Which insulin is better, animal or human?

Two types of animal insulins are available, one is bovine and the other is porcine. They have slight structural difference with human insulin. So far as the efficacy is concerned , there is little difference. Allergy to human insulin is very rare,  but can happen with animal insulin. Animal insulin is cheaper in comparison to human insulin.

What happens if I miss an insulin injection?

Try as best as you can, not to forget your dose, because it alters your control very much which is in fact not very good. If you have an access to check sugar either in lab or by pricking your finger, please do, so that you know where you  actually stand and take appropriate step in consultation with your doctor.

Apart from the Insulin treatment for diabetes which is a chronic disease resisting cure, there are many new treatments which have gone a long way in diabetes management.  A few of them are given below.
  1. Byetta( Exenatide)
  2. Liraglutide
  3. Januvia(Sitagliptin) and Galvus(Vildagliptin)
  4. Buccal sprays(Oral Recosulin)
  5. Insulin pumps

Why do we need Insulin?

Why do we need Insulin?

Insulin Test
Insulin Test

When you eat a meal, the carbohydrate (starch, sugar or glucose) is absorbed from your intestines. Sugar enters the blood stream and is delivered to your liver. Normally, the pancreas simultaneously secretes insulin which is also delivered to your liver.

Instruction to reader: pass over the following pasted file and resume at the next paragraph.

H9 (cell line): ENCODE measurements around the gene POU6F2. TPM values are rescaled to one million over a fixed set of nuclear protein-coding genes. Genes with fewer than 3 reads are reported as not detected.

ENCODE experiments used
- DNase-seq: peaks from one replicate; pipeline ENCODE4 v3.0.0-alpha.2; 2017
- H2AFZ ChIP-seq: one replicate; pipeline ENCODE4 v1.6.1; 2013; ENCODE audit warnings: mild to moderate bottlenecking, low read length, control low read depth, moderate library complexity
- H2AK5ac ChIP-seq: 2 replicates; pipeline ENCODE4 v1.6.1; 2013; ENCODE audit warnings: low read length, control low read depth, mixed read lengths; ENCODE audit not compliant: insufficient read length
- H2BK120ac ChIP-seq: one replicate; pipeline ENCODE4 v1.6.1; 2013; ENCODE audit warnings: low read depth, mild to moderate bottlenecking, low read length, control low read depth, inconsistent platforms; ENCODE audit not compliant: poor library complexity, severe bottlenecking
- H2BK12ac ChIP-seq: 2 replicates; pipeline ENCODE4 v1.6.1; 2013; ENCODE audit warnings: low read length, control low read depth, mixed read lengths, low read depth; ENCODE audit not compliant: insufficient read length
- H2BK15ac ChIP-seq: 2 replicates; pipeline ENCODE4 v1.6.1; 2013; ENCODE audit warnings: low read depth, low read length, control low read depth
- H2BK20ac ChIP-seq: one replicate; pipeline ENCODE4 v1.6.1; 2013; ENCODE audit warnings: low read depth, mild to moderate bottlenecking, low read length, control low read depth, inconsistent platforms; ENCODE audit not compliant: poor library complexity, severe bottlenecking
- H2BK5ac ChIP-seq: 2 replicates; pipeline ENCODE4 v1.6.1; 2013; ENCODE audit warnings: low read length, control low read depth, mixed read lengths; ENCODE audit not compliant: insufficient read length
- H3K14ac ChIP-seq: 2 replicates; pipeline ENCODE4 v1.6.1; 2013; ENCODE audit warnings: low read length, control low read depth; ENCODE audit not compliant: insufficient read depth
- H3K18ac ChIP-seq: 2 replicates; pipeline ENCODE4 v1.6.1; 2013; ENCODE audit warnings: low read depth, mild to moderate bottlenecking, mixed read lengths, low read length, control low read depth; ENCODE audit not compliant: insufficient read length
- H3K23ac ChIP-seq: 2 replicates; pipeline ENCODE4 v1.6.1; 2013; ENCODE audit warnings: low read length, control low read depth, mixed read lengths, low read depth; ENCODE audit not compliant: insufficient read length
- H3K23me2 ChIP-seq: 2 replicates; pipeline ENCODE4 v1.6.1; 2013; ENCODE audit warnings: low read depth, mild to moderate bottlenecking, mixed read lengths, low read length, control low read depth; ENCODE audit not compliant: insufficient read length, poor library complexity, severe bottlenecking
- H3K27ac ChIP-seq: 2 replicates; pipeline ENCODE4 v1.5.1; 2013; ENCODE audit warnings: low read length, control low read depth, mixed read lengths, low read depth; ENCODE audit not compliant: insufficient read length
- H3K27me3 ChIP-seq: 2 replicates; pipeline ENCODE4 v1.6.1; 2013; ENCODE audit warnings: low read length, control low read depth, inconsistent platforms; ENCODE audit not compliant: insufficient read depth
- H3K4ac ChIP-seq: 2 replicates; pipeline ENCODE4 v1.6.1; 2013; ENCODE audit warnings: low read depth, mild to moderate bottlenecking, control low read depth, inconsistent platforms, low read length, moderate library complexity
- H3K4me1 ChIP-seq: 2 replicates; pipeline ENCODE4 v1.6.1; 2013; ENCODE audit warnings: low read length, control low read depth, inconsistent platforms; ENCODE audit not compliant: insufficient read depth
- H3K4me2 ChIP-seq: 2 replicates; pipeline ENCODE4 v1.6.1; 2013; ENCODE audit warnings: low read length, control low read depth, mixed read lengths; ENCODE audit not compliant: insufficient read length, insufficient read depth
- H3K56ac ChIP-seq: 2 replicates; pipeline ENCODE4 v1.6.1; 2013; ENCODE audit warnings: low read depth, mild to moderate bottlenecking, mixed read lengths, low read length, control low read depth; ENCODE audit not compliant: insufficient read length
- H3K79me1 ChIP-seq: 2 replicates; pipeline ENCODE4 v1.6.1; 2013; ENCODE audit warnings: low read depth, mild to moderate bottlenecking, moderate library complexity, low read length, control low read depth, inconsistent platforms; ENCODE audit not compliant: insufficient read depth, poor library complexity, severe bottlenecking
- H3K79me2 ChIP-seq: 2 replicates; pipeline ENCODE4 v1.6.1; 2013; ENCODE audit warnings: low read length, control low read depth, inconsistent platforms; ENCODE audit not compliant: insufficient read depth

Insulin acts like a key to the gas cap of a car. It opens the cap to most of the cells in your body and allows the glucose to enter, to be stored and to be used as energy. In your liver insulin allows the storage of glucose as glycogen. Insulin also enters the general blood stream and is delivered to the cells in your body where it allows entry of glucose into the cells in your muscle, skin, and fatty tissues. The presence of glucose into the cells is the fuel for their normal function. When glucose enters the cells, your blood glucose concentration decreases. Therefore, insulin makes your blood sugar lower. Insulin also prevents the release of fat from the fat cells and glucose from the liver cells. If you lack insulin, the absorbed carbohydrate from your meal is not stored in your liver, but rather enters your bloodstream producing an abnormally high blood sugar. The cells and organs in the rest of your body are also unable to allow entry of sugar.

WHAT HAPPENS WHEN I DO NOT TAKE ANY INSULIN OR DO NOT HAVE ENOUGH INSULIN?
Lack of insulin causes your blood sugar to rise or increase. When the blood sugar exceeds (is more than) 180 mg/dl you begin to urinate frequently and get thirsty. Since no sugar (fuel) is entering your cells, you begin to feel run down and tired. If this continues your body turns to fat for fuel. A large amount of ketone bodies can make you sick to your stomach and cause even more urination. Finally you can get so sick that you begin to breathe heavily and lose you r ability to talk and stay awake. At this point diabetic ketoacidosis (DKA) is present and can lead to death if untreated or treated long after its onset.

When did you last have a complete health check up done? If you are above the age of 25 years and have a family history of Diabetes, I recommend you get one done immediately. Remember precaution is always better than cure.